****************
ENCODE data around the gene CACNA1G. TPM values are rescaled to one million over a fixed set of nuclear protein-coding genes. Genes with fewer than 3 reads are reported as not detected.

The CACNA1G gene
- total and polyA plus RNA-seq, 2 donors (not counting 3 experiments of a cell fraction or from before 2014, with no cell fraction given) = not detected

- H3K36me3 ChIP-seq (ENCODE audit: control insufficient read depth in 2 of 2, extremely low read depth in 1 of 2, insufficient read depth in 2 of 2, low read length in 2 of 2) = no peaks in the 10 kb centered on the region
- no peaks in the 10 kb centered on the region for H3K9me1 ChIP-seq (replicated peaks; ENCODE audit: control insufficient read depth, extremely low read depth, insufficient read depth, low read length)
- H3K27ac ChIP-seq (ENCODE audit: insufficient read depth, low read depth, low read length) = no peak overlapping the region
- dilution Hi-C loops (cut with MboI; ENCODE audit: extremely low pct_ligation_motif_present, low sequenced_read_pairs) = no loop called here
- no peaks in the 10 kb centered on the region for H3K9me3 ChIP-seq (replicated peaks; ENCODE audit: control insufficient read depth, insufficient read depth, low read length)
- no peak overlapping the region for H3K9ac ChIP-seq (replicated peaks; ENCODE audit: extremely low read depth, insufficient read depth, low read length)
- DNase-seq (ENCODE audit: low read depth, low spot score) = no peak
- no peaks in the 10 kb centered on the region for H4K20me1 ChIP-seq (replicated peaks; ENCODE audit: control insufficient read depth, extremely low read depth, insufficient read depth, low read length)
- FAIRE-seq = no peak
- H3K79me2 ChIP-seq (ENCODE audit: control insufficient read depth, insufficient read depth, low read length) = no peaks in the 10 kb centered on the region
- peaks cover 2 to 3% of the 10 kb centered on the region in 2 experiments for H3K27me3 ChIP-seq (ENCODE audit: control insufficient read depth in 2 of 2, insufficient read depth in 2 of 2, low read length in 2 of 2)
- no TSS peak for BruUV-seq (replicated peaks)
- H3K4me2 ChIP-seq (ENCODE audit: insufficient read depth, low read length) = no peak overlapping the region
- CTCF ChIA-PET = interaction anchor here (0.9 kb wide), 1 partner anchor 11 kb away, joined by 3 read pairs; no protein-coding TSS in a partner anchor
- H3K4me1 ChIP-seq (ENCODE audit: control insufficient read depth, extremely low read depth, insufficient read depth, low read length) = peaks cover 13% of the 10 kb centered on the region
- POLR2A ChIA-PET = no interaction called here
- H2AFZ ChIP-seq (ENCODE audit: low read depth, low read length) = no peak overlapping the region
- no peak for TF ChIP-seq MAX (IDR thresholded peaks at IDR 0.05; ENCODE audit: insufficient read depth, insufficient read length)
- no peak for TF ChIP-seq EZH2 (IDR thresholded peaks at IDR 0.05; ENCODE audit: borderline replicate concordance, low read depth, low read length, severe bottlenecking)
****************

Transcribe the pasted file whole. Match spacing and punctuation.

ENCODE data around the gene CACNA1G. TPM values are rescaled to one million over a fixed set of nuclear protein-coding genes. Genes with fewer than 3 reads are reported as not detected.

The CACNA1G gene
- total and polyA plus RNA-seq, 2 donors (not counting 3 experiments of a cell fraction or from before 2014, with no cell fraction given) = not detected

- H3K36me3 ChIP-seq (ENCODE audit: control insufficient read depth in 2 of 2, extremely low read depth in 1 of 2, insufficient read depth in 2 of 2, low read length in 2 of 2) = no peaks in the 10 kb centered on the region
- no peaks in the 10 kb centered on the region for H3K9me1 ChIP-seq (replicated peaks; ENCODE audit: control insufficient read depth, extremely low read depth, insufficient read depth, low read length)
- H3K27ac ChIP-seq (ENCODE audit: insufficient read depth, low read depth, low read length) = no peak overlapping the region
- dilution Hi-C loops (cut with MboI; ENCODE audit: extremely low pct_ligation_motif_present, low sequenced_read_pairs) = no loop called here
- no peaks in the 10 kb centered on the region for H3K9me3 ChIP-seq (replicated peaks; ENCODE audit: control insufficient read depth, insufficient read depth, low read length)
- no peak overlapping the region for H3K9ac ChIP-seq (replicated peaks; ENCODE audit: extremely low read depth, insufficient read depth, low read length)
- DNase-seq (ENCODE audit: low read depth, low spot score) = no peak
- no peaks in the 10 kb centered on the region for H4K20me1 ChIP-seq (replicated peaks; ENCODE audit: control insufficient read depth, extremely low read depth, insufficient read depth, low read length)
- FAIRE-seq = no peak
- H3K79me2 ChIP-seq (ENCODE audit: control insufficient read depth, insufficient read depth, low read length) = no peaks in the 10 kb centered on the region
- peaks cover 2 to 3% of the 10 kb centered on the region in 2 experiments for H3K27me3 ChIP-seq (ENCODE audit: control insufficient read depth in 2 of 2, insufficient read depth in 2 of 2, low read length in 2 of 2)
- no TSS peak for BruUV-seq (replicated peaks)
- H3K4me2 ChIP-seq (ENCODE audit: insufficient read depth, low read length) = no peak overlapping the region
- CTCF ChIA-PET = interaction anchor here (0.9 kb wide), 1 partner anchor 11 kb away, joined by 3 read pairs; no protein-coding TSS in a partner anchor
- H3K4me1 ChIP-seq (ENCODE audit: control insufficient read depth, extremely low read depth, insufficient read depth, low read length) = peaks cover 13% of the 10 kb centered on the region
- POLR2A ChIA-PET = no interaction called here
- H2AFZ ChIP-seq (ENCODE audit: low read depth, low read length) = no peak overlapping the region
- no peak for TF ChIP-seq MAX (IDR thresholded peaks at IDR 0.05; ENCODE audit: insufficient read depth, insufficient read length)
- no peak for TF ChIP-seq EZH2 (IDR thresholded peaks at IDR 0.05; ENCODE audit: borderline replicate concordance, low read depth, low read length, severe bottlenecking)